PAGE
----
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In 2014 and 15, I spent time in refugee camps in Iraq's northern region of Kurdistan.  It was mainly women, children and the elderly living in the tent cities located out in the middle of nowhere.  These displaced individuals had fled the war in Syria.  The absence of younger men was obvious.  They had stayed behind in their country to fight.  In another camp were families, most of them from the city of Mosul, Iraq, who had fled when ISIS invaded this predominantly Christian community. 


The life for all the refugees was dismal, but it amazed me how they seemed to be making the best of it.  With limited food, water, nothing but tents to live in, extreme heat and cold, no schools for the children to attend, little to no money and no way to earn a living, you wonder how they could survive.  But they did, with the help from non-profit organizations who came from all parts of the world to help.  One thing that really stood out to me was how well loved the children were.  The challenge of keeping children and their clothes clean, did not prevent moms and grandmothers from working their hardest to care for their youngest family members in the manner they were used to.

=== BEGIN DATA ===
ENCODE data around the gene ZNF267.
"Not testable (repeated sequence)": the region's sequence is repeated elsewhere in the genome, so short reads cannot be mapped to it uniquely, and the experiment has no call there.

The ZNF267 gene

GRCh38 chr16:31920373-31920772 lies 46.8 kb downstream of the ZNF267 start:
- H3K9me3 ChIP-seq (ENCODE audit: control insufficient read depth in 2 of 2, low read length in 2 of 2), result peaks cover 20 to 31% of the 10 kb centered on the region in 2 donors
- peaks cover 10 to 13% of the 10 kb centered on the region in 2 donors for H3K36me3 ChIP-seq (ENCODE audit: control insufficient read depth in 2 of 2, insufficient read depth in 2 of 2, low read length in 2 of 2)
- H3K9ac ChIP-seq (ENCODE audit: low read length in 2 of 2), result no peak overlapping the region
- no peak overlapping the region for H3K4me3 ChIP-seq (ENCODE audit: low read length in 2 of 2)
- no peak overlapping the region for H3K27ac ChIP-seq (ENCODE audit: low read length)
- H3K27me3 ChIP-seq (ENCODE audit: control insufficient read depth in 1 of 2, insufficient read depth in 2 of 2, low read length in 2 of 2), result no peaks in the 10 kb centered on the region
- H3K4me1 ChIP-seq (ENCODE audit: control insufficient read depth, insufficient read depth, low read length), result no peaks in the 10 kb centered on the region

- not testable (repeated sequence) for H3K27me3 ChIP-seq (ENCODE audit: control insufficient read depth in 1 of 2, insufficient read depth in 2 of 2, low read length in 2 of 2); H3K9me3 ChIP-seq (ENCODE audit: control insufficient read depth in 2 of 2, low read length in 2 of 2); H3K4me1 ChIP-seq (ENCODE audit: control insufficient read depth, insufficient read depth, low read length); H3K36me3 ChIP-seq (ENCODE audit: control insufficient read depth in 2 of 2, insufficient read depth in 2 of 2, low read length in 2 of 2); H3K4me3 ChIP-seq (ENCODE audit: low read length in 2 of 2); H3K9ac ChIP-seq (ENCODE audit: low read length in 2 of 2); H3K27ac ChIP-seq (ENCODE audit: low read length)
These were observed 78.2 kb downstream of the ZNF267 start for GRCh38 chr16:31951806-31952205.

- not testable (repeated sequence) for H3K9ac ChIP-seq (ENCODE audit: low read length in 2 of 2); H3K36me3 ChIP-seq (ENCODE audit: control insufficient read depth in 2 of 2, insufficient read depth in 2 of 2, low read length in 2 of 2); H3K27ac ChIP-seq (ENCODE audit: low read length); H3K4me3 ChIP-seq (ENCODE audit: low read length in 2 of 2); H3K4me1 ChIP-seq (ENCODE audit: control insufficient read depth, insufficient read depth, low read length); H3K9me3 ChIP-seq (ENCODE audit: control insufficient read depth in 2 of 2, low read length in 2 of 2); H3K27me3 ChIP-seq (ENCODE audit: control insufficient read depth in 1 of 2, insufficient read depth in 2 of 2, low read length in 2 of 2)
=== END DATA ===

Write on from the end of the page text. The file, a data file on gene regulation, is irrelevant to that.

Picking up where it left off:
Before I left for Kurdistan, I collected art supplies that I took with me.  While in the camps I did art classes with the children.  They all escaped into what they were creating, and it was amazing to watch how intently they focused on the paper in front of them filling up with colors.  It's as if the uninviting world around them disappeared.  I also brought sidewalk chart, face paint and embroidery floss to use to make friendship bracelets.  The children loved drawing with the chalk on the sidewalk outside the medical clinic while their family member was inside.  When the face paints came out the children got really excited.  One day alone I think I painted close to 100 eager faces.  The bracelets were also a big hit, and I loved seeing the brightly colored bracelets on the children's wrists each time I returned to the camp.


I will never forget this experience and I will forever be grateful that I got to see up close the suffering that goes on, not only in Iraq, but in other parts of the world.  It's an education everyone should have.  You can't see what I saw and not have greater compassion for those caught up in the world's wars.

I hope the photos I took in the camp will provide a glimpse of how deserving the refugees are of a better life - a return to what was normal and safe.

Click on photograph for a larger view.

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Afraid to Trust

Location ~ Refugee Camp in Kurdistan


8" x 8" Mounted for Hanging

Price $45 each or (3) for $125

$10 Packaging and Shipping

Ship only within U.S.



Image by Chris Lawton
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